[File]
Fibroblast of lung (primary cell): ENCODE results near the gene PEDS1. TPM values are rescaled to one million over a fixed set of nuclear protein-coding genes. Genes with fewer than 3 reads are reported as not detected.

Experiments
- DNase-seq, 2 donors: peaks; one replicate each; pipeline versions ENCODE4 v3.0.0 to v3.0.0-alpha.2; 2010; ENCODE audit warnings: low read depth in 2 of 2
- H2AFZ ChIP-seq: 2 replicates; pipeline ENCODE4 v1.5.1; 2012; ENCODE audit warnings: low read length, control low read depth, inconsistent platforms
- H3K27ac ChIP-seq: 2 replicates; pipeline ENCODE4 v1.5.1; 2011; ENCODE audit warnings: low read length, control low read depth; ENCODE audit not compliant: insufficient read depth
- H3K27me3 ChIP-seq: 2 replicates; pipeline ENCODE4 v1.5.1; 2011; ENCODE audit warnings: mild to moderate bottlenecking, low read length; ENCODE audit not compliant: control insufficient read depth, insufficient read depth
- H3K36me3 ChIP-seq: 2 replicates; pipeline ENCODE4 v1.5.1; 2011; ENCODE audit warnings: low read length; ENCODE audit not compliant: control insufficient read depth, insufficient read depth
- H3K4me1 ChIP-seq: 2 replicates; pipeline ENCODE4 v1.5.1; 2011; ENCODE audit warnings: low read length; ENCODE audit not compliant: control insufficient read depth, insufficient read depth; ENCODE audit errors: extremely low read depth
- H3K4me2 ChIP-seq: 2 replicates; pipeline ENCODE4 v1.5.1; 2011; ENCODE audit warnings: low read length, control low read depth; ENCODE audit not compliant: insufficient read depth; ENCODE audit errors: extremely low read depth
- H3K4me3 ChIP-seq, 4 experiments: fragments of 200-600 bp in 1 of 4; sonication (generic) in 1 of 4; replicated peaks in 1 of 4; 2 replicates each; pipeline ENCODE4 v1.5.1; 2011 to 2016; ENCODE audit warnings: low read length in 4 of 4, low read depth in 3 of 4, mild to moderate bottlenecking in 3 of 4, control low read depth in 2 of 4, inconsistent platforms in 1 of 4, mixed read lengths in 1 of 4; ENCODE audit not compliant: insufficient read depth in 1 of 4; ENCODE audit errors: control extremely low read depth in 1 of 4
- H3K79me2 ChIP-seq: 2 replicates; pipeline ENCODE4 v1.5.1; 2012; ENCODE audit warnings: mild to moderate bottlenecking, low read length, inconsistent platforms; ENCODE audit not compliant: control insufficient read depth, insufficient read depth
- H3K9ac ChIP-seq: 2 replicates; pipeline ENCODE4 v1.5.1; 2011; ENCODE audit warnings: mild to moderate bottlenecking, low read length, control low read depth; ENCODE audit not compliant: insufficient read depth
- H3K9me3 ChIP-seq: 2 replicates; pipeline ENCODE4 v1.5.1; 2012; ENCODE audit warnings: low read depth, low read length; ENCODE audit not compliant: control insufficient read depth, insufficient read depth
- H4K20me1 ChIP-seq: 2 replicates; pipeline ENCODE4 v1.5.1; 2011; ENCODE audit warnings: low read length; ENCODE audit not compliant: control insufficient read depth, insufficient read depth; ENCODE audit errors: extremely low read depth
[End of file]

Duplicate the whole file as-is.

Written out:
Fibroblast of lung (primary cell): ENCODE results near the gene PEDS1. TPM values are rescaled to one million over a fixed set of nuclear protein-coding genes. Genes with fewer than 3 reads are reported as not detected.

Experiments
- DNase-seq, 2 donors: peaks; one replicate each; pipeline versions ENCODE4 v3.0.0 to v3.0.0-alpha.2; 2010; ENCODE audit warnings: low read depth in 2 of 2
- H2AFZ ChIP-seq: 2 replicates; pipeline ENCODE4 v1.5.1; 2012; ENCODE audit warnings: low read length, control low read depth, inconsistent platforms
- H3K27ac ChIP-seq: 2 replicates; pipeline ENCODE4 v1.5.1; 2011; ENCODE audit warnings: low read length, control low read depth; ENCODE audit not compliant: insufficient read depth
- H3K27me3 ChIP-seq: 2 replicates; pipeline ENCODE4 v1.5.1; 2011; ENCODE audit warnings: mild to moderate bottlenecking, low read length; ENCODE audit not compliant: control insufficient read depth, insufficient read depth
- H3K36me3 ChIP-seq: 2 replicates; pipeline ENCODE4 v1.5.1; 2011; ENCODE audit warnings: low read length; ENCODE audit not compliant: control insufficient read depth, insufficient read depth
- H3K4me1 ChIP-seq: 2 replicates; pipeline ENCODE4 v1.5.1; 2011; ENCODE audit warnings: low read length; ENCODE audit not compliant: control insufficient read depth, insufficient read depth; ENCODE audit errors: extremely low read depth
- H3K4me2 ChIP-seq: 2 replicates; pipeline ENCODE4 v1.5.1; 2011; ENCODE audit warnings: low read length, control low read depth; ENCODE audit not compliant: insufficient read depth; ENCODE audit errors: extremely low read depth
- H3K4me3 ChIP-seq, 4 experiments: fragments of 200-600 bp in 1 of 4; sonication (generic) in 1 of 4; replicated peaks in 1 of 4; 2 replicates each; pipeline ENCODE4 v1.5.1; 2011 to 2016; ENCODE audit warnings: low read length in 4 of 4, low read depth in 3 of 4, mild to moderate bottlenecking in 3 of 4, control low read depth in 2 of 4, inconsistent platforms in 1 of 4, mixed read lengths in 1 of 4; ENCODE audit not compliant: insufficient read depth in 1 of 4; ENCODE audit errors: control extremely low read depth in 1 of 4
- H3K79me2 ChIP-seq: 2 replicates; pipeline ENCODE4 v1.5.1; 2012; ENCODE audit warnings: mild to moderate bottlenecking, low read length, inconsistent platforms; ENCODE audit not compliant: control insufficient read depth, insufficient read depth
- H3K9ac ChIP-seq: 2 replicates; pipeline ENCODE4 v1.5.1; 2011; ENCODE audit warnings: mild to moderate bottlenecking, low read length, control low read depth; ENCODE audit not compliant: insufficient read depth
- H3K9me3 ChIP-seq: 2 replicates; pipeline ENCODE4 v1.5.1; 2012; ENCODE audit warnings: low read depth, low read length; ENCODE audit not compliant: control insufficient read depth, insufficient read depth
- H4K20me1 ChIP-seq: 2 replicates; pipeline ENCODE4 v1.5.1; 2011; ENCODE audit warnings: low read length; ENCODE audit not compliant: control insufficient read depth, insufficient read depth; ENCODE audit errors: extremely low read depth